Most company executives know they need to jump on the big data bandwagon. They understand that having access to big data analytics can help them raise sales productivity, and so they’ve sourced a solution to take advantage of gathering and indexing their internal data. Maybe they’re even enlightened enough to look outside of their own sales data into the wild, wild Web for information on their customers.
But is the data they’re collecting really helping their employees? In an enterprise—and even within the same sales organization—it’s unlikely that employees will all benefit from the same business intelligence. A sales rep is unlikely to care about the buying activity of another account; and a VP certainly doesn’t have enough time to look at every customer and prospect in great detail (that’s why they have sales reps and account managers in the first place!).
It’s well known that if someone doesn’t find a product useful to them personally, even if it’s a great product in and of itself, they simply won’t use it—and that’s not helping sales productivity, which is the reason it was introduced in the first place. But what if they could customize the product to fit their needs exactly? The same holds true for big data: for data to be truly helpful to each and every employee, the business intelligence has to be personal.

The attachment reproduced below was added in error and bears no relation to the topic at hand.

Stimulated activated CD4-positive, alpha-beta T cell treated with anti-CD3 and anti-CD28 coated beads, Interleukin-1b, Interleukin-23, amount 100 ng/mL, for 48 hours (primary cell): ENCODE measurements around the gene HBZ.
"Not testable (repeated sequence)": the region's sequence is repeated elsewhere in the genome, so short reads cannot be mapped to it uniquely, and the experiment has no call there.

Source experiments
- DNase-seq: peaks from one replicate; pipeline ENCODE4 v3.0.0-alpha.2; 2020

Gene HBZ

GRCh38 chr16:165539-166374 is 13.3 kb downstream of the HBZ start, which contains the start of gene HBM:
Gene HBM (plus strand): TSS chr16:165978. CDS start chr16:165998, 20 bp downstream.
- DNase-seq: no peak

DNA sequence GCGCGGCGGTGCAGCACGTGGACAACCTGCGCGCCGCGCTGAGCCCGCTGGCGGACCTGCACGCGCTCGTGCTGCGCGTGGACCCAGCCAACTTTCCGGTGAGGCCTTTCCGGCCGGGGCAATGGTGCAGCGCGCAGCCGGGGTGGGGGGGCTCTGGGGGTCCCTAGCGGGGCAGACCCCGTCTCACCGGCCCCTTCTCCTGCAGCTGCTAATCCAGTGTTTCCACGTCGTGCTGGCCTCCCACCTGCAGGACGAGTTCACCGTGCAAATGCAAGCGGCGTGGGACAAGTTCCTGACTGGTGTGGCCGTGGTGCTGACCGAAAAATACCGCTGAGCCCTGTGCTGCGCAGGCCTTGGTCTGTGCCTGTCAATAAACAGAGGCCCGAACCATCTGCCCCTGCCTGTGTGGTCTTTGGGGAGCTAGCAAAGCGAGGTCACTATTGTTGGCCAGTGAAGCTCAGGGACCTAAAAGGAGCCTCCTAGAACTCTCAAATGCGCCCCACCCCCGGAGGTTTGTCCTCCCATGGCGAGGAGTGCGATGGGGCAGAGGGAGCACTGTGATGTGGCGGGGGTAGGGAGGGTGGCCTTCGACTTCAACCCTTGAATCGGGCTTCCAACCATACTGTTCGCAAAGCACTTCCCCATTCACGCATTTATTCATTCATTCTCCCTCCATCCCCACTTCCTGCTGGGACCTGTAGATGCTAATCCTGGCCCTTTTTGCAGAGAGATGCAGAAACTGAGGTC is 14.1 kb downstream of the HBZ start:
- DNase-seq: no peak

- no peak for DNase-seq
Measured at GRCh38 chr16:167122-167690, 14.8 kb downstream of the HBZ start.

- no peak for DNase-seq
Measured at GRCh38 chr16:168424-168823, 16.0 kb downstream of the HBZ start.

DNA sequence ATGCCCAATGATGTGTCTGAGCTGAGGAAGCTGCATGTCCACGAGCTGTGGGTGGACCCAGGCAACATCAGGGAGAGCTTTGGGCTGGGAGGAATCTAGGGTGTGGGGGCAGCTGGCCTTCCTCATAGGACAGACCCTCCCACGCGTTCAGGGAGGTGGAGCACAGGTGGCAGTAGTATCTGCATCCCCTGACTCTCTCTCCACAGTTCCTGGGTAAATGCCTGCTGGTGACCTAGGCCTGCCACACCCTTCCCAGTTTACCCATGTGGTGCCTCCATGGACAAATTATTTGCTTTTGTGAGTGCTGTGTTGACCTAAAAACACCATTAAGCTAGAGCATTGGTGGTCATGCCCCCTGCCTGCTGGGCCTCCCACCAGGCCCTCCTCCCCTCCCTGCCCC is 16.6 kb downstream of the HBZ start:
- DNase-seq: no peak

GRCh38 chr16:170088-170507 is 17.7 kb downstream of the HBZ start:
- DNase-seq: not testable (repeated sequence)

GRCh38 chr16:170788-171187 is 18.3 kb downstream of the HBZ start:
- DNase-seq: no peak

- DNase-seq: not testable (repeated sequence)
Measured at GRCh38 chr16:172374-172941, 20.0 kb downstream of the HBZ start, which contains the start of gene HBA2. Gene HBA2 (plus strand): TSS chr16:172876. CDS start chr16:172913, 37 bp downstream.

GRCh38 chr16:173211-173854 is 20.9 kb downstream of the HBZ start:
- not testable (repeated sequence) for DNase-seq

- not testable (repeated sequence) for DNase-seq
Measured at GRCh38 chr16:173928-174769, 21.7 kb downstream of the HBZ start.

Let’s take a deeper look at the differences between what an SVP needs to know versus what an account manager needs. According to Anthony Iannarino on SalesGravy, his number one non-personnel focus is ensuring a healthy pipeline. To do that, he is focused on:
The sales rep, on the other hand, is involved in the nitty gritty:
It’s clear that the two have very different priorities, so giving them the same information is not only inefficient, they won’t use it—so it won’t be effective. By giving each of them business intelligence customized to their needs, however, allows each of them to target what’s most useful to them. The account managers can see their target accounts and geographies to help plan out their next sale, and the SVP can strategize a more informed direction of attack, raising the sales productivity of the entire organization.